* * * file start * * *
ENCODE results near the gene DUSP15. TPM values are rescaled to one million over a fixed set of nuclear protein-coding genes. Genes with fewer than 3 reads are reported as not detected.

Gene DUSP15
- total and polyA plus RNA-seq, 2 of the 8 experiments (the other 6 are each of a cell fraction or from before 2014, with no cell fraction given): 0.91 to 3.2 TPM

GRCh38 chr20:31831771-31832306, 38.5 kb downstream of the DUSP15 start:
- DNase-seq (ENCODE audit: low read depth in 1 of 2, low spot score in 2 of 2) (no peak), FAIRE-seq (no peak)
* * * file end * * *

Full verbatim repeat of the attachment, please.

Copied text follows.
ENCODE results near the gene DUSP15. TPM values are rescaled to one million over a fixed set of nuclear protein-coding genes. Genes with fewer than 3 reads are reported as not detected.

Gene DUSP15
- total and polyA plus RNA-seq, 2 of the 8 experiments (the other 6 are each of a cell fraction or from before 2014, with no cell fraction given): 0.91 to 3.2 TPM

GRCh38 chr20:31831771-31832306, 38.5 kb downstream of the DUSP15 start:
- DNase-seq (ENCODE audit: low read depth in 1 of 2, low spot score in 2 of 2) (no peak), FAIRE-seq (no peak)